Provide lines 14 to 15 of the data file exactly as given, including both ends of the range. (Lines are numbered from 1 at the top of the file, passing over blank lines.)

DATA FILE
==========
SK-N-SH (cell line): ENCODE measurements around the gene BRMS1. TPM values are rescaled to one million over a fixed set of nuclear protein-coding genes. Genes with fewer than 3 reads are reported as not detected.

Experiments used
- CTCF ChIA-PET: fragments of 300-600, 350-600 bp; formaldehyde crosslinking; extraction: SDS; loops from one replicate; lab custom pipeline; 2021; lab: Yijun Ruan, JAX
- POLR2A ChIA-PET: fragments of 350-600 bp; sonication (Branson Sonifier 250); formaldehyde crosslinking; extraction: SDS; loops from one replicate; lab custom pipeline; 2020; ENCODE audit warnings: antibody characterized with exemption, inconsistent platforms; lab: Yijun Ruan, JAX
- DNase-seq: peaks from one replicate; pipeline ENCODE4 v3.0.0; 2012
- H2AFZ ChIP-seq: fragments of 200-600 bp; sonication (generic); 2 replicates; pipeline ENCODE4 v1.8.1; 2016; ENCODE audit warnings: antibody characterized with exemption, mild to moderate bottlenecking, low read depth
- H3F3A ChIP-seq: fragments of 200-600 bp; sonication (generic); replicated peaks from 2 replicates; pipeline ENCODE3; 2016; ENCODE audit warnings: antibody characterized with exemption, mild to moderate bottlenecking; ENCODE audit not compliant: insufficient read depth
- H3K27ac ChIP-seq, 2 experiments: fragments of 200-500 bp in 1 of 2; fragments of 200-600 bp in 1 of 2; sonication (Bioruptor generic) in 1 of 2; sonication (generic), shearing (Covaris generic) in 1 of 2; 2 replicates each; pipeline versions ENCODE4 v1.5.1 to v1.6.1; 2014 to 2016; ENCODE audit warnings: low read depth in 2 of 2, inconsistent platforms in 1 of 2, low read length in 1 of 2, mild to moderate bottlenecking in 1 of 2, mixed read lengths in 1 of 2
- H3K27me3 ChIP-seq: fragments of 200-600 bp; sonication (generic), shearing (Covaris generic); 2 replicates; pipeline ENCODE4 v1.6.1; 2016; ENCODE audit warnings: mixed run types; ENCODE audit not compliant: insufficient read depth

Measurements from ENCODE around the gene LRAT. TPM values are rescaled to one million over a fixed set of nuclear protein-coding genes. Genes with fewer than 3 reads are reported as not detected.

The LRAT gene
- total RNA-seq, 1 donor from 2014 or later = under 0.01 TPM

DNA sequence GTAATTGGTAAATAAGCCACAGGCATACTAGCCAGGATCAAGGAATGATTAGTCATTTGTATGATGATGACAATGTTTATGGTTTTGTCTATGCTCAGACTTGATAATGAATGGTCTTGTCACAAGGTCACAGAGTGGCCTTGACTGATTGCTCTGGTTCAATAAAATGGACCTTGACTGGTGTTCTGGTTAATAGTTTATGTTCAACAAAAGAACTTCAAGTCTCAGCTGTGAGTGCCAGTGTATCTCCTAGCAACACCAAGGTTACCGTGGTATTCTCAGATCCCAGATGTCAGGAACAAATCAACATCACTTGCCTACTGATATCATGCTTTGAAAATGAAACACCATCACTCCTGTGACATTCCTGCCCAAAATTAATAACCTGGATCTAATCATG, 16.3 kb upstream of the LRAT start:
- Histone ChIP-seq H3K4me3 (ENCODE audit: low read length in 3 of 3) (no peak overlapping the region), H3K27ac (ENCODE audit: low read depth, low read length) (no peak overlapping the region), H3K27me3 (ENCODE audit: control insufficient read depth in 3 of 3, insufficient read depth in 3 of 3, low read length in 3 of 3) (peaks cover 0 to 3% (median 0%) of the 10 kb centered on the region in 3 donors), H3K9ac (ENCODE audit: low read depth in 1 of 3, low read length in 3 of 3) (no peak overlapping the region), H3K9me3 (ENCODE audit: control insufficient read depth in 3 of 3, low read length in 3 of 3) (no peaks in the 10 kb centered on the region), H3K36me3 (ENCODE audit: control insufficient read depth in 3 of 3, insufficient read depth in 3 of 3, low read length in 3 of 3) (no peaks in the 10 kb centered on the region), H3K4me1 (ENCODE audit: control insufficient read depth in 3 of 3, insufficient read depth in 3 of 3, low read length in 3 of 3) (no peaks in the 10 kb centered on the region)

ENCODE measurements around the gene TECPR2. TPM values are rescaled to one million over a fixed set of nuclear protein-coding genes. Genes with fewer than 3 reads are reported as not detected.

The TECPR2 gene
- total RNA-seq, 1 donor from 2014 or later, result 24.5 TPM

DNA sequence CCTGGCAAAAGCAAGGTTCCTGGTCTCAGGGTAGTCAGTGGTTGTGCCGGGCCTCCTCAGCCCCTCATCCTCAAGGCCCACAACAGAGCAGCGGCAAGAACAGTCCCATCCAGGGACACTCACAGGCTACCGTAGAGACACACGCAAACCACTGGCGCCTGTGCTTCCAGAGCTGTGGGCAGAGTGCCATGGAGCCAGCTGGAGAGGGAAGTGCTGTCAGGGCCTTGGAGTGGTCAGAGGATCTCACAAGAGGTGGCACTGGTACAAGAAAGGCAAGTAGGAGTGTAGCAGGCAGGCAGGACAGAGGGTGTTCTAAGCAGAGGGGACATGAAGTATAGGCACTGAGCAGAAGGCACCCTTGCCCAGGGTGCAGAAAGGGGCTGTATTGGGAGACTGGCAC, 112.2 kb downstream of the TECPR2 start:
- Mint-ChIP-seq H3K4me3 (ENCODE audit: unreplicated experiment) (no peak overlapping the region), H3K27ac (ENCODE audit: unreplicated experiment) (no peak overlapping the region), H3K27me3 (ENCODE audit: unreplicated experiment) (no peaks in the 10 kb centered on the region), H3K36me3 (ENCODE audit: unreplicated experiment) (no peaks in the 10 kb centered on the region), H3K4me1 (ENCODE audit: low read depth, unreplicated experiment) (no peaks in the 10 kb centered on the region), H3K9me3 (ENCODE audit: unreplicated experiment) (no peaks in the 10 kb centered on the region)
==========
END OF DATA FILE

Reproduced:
- Histone ChIP-seq H3K4me3 (ENCODE audit: low read length in 3 of 3) (no peak overlapping the region), H3K27ac (ENCODE audit: low read depth, low read length) (no peak overlapping the region), H3K27me3 (ENCODE audit: control insufficient read depth in 3 of 3, insufficient read depth in 3 of 3, low read length in 3 of 3) (peaks cover 0 to 3% (median 0%) of the 10 kb centered on the region in 3 donors), H3K9ac (ENCODE audit: low read depth in 1 of 3, low read length in 3 of 3) (no peak overlapping the region), H3K9me3 (ENCODE audit: control insufficient read depth in 3 of 3, low read length in 3 of 3) (no peaks in the 10 kb centered on the region), H3K36me3 (ENCODE audit: control insufficient read depth in 3 of 3, insufficient read depth in 3 of 3, low read length in 3 of 3) (no peaks in the 10 kb centered on the region), H3K4me1 (ENCODE audit: control insufficient read depth in 3 of 3, insufficient read depth in 3 of 3, low read length in 3 of 3) (no peaks in the 10 kb centered on the region)

ENCODE measurements around the gene TECPR2. TPM values are rescaled to one million over a fixed set of nuclear protein-coding genes. Genes with fewer than 3 reads are reported as not detected.